ECAs were also nimble and often saw red lights first. They launched aid to hard-hit sectors – such as tourism, aviation and industries hit by the trade shutdown, including oil, gas and other extractive-based industries – before governments take action, helping to save businesses and jobs. European ECAs developed a standard way to restructure aircraft debt as air travel came to a halt and several airlines battled insolvency. Airbus – whose exposure was covered by UK Export Finance, Euler Hermes in Germany and Bpifrance – was one of the beneficiaries.
The reaction was similar around the world. “We haven’t heard of any major or even minor ECA that has reduced his risk appetite – quite the contrary,” Ron said. “ECAs have stepped up to support not only domestic exports, but also private sector financing. We have not seen any specific capacity constraint in this area. “
There is optimism that the industry has helped stem a cyclical decline, despite the lingering effects of the pandemic.
Longer term, Ron believes the pandemic has rewritten the DNA of global trade – security will be seen as much more important than before. In this type of environment, hybrid players such as ECAs have a large room for growth.
“We have ECAs which are government agencies reporting directly to a ministry,” she said. “Others are corporations with a government shareholder. Some just use direct government funding – it depends. We are very heterogeneous.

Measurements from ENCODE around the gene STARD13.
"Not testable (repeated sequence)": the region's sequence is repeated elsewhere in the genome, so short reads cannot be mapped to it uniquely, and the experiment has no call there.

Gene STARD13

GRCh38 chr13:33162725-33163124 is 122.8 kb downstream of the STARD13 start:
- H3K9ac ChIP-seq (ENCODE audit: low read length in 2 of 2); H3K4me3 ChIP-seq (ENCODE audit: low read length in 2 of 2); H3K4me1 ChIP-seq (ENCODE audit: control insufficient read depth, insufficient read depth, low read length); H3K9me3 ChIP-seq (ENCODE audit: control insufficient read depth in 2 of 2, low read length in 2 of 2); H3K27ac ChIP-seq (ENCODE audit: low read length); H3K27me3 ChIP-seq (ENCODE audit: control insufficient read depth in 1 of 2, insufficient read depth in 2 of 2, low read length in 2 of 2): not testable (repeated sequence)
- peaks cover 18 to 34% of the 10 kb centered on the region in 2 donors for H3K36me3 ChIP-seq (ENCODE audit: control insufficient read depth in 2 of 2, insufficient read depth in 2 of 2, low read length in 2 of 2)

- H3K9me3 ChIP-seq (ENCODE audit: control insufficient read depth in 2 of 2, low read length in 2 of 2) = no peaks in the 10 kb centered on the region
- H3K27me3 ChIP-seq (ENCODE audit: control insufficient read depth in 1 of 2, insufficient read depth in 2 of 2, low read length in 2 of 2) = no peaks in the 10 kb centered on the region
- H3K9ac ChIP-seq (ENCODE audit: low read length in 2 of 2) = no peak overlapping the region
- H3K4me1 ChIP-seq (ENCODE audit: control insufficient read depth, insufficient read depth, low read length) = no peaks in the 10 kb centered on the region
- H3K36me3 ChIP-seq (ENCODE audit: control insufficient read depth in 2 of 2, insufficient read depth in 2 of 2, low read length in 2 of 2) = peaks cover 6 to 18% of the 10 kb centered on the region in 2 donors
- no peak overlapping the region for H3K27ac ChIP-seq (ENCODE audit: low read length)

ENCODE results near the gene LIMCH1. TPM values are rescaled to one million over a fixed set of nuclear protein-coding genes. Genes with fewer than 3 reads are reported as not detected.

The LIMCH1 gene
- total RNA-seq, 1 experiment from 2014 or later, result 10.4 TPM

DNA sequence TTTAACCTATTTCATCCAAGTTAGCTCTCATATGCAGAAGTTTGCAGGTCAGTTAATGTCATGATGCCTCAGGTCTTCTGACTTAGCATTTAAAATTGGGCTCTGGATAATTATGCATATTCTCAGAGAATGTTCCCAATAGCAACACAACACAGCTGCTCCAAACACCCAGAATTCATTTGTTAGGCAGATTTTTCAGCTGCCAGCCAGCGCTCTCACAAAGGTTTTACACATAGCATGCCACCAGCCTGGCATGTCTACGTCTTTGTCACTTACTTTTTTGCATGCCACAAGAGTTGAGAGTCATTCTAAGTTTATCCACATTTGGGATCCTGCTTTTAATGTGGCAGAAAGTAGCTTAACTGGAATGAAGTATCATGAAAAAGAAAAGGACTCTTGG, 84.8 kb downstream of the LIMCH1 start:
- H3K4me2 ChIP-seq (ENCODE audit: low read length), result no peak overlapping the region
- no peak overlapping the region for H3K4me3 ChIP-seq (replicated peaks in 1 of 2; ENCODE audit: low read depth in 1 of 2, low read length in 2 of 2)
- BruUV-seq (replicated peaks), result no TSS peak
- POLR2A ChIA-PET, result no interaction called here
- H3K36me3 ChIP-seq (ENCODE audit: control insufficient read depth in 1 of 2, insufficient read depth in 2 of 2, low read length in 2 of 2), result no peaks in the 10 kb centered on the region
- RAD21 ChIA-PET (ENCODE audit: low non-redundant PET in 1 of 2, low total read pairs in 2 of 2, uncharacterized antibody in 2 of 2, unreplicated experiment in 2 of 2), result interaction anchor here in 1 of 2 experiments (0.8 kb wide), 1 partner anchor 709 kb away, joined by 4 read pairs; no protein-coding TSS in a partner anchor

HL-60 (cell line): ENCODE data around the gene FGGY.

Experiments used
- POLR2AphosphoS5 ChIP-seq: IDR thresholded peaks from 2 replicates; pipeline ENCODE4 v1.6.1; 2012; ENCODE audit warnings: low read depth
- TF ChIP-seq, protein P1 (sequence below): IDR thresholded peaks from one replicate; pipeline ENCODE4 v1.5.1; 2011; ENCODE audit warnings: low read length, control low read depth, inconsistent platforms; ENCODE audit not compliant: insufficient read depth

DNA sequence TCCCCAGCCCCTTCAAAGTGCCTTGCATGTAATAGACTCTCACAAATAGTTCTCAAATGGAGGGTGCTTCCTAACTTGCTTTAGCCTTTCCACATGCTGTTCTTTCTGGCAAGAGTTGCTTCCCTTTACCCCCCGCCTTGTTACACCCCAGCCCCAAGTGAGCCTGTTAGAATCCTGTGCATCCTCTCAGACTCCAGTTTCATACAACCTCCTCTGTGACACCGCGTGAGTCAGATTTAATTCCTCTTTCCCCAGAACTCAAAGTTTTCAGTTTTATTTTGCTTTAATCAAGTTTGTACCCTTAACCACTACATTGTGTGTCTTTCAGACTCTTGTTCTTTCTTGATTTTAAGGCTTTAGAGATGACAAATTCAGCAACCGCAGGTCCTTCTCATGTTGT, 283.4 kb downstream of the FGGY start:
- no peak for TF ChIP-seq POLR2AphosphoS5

In an age defined by escalating trade disputes, these hybrid models can pull the conversation out of worn-out (and somewhat dysfunctional) channels and allow for dialogue between partners who are unlikely to meet otherwise.
There are immediate fears that governments are mismanaging the removal of support in the era of the pandemic, as well as more enduring support for whether they have kept zombie companies alive – ones that would have gone bankrupt, crisis or not. crisis, simply because they are no longer productive.
The events at Greensill, as the Financial Times revealed earlier this year, underscore fears that fraudsters are taking advantage of the increasingly lucrative, but still poorly understood market.
But the industry’s growth phase is expected to continue beyond the pandemic. They expect to be much bigger in the years to come than in years past – and not because crises will now be the norm. Hopefully not, anyway.
The head of a professional body representing European manufacturers warned that the industry must reduce its dependence on Asia to semiconductors or risk a repeat of the crisis that led to plant closures across the continent. We’re not convinced it’s that easy, but there you go.
More on the automobile industry. Japanese manufacturer of auto parts Denso, Ford engine and Bmw were part of a group of 100 companies who agreed on common standards (Nikkei, $) for the pricing used electric vehicle batteries, an important step for the used electric vehicle market. A market for used batteries would, in theory, reduce dependence on China, which supplies many of the minerals used to create batteries.
Raw material shortage alert. Car thefts are on the rise (Nikkei, $) in Japan, the United States and the United Kingdom. The cars are later recovered after thieves remove the catalytic converter, which contains rare metals that are now worth more than gold.